The NBA draft age minimum serves no one

Jamie Squire

Forcing Andrew Wiggins and other top prospects to go to college for a year taught NBA teams very little. Why must we keep doing this?

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Andrew Wiggins will officially go pro in about one month. He'll sign with an agent, choose a sneaker company, decide which teams get to see him work out and be one of the top three picks in June. He'll likely have a long, lucrative career. He could make some All-Star teams and some All-NBA teams. He could be an MVP. He could win a title.

And absolutely nothing he's done in Lawrence this season will help him get there.

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No offense to Bill Self or the Kansas program, but if Wiggins had been allowed to join the NBA this season, his outlook would look exactly the same. He was a classic case of the prep player who was ready to make an impact at the NBA level. He had the body and skills needed to play serious minutes. Scouts had plenty of opportunities to see him over the years. In the digital age, conjuring up game tape couldn't be easier. Observers knew he'd be a versatile, athletic, long forward with huge defensive potential. In Lawrence, he's shown to be a versatile, athletic, long forward with huge defensive potential. Nothing that's happened in Lawrence has changed his pro outlook. He figures to be very good, and is worth a top pick.

Andrew Wiggins: Can fly can't be stopped

So why the heck did the NBA insist he make money for someone else in 2013-14?

We know the reasons the NBA gives for instituting the age minimum: that it prevents busts, that it gives scouts more data and tape to analyze before making big decisions, that the NCAA helps develop players' skills, that it keeps NBA employees out of high school gyms. It's all malarkey.

There are as many busts now as there have ever been

There are as many busts now as there have ever been, despite strides in player analysis and tape availability. For every Kwame Brown, there's a Hasheem Thabeet. For every Korleone Young, there's a Joe Alexander. For every Eddy Curry, there's a Thomas Robinson. There was no avalanche of prep-to-pro failures; instead, there were some high-profile cases. You talk about Kwame (who went on to have a long if not notable pro career), but he's one of three high school kids to go No. 1 overall. The other two are LeBron James and Dwight Howard. What about them?

The NBA argues that teams make better decisions with more data and tape, and one more year of observation and development at the college level is necessary. Three college sophomores went in the top five of the 2013 draft: Otto Porter, Cody Zeller and Alex Len. Those guys have ranged from disappointing to disastrous as rookies even with an extra year of college. Further, Kevin Pelton's recent study of player improvement showed that there is no actual advantage to a second year of college ball. So much for college development.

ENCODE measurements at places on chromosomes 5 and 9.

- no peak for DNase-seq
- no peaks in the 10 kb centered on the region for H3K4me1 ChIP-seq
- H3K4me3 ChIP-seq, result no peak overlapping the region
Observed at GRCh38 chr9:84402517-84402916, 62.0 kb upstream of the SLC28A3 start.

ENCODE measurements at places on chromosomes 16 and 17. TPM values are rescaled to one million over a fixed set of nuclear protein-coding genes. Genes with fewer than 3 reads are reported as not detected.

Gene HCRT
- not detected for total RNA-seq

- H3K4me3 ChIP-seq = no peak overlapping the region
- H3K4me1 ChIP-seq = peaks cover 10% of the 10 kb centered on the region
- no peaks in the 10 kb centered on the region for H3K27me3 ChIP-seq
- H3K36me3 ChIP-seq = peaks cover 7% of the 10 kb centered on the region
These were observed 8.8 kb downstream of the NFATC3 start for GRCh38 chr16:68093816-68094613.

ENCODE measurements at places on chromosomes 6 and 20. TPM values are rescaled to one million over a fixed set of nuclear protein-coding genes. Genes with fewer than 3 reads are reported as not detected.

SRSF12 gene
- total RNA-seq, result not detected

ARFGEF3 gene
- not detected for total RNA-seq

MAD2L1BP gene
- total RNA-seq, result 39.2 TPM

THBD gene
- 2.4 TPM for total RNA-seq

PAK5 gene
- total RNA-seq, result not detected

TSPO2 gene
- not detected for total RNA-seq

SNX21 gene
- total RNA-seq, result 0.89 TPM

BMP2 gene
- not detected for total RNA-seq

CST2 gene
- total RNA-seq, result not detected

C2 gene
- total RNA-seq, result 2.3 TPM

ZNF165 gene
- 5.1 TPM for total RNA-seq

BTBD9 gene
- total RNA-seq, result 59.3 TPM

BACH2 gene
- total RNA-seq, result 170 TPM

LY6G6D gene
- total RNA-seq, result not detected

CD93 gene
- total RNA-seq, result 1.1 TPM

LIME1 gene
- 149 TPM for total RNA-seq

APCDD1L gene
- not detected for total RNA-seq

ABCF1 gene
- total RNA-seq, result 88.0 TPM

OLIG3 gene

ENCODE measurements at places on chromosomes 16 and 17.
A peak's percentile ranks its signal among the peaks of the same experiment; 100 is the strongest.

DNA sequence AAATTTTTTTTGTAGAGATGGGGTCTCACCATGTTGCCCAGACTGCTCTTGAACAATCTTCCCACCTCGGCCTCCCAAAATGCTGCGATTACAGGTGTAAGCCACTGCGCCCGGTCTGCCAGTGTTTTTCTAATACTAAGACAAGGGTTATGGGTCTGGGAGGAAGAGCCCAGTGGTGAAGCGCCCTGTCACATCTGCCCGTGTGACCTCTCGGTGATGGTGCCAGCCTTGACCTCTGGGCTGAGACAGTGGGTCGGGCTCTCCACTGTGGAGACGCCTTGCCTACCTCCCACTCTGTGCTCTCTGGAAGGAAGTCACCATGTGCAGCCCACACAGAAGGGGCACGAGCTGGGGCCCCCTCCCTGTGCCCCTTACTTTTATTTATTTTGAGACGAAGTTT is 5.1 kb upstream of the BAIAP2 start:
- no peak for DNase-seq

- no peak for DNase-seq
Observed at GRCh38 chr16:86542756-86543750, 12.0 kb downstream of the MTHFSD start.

The NBA actually develops players better than college.

Some players are ready after high school and don't need even one year of college to grow. Wiggins, to use him as an example, may have improved over the course of this year. But he would have improved in the same way in the NBA without the distraction of staying eligible for the second semester and with a bunch more cash in his pocket. He hardly needed shelter under which to mature in Lawrence: his parents are pro athletes, and the NBA should trust itself to protect its young players; this is the entire point of the Rookie Symposium. LeBron, Kobe, Kevin Garnett and Howard all managed to improve without college.

The NBA actually develops players better than college. The idea that college basketball development is advantageous is a lie.

Go back to 2012. The best rookie was Damian Lillard, who entered the draft after his college eligibility had expired. The next two: college freshmen Anthony Davis and uber-raw Andre Drummond. Davis had been ranked No. 2 nationally in the class of 2011. Drummond was ranked No. 1 in the class of 2012; he reclassified to 2011 at the last minute to get to the NBA faster. What exactly did a year of college teach us about these guys? It actually hurt the decision-making of a few teams who passed on Drummond: they would have been better off not seeing some specific struggles he displayed at UConn because those specific struggles scared them off a great young prospect.

And the argument that NBA personnel no longer has to watch AAU games or visit high schools on recon? Please. Kyrie Irving went No. 1 in 2011 after playing a whopping dozen games at Duke. You think the Cavaliers (and every other team in the mix for No. 1) hadn't seen a grip of his high school work? Teams aren't drafting high school kids, but they sure still are tracking high school kids. If they aren't, they're falling behind.

That's why everyone knew Andrew Wiggins would be a very high pick before he landed at Kansas, and why -- surprise! -- he will still be a very high pick. What purpose did having him wearing Jayhawk blue serve? What purpose would having him wear Jayhawk blue for two seasons serve?

It's an absurd policy threatening to get even worse. There's no decent justification, and if the NBA can't prove it makes the league better, it should abandon the policy and any plans to expand it.

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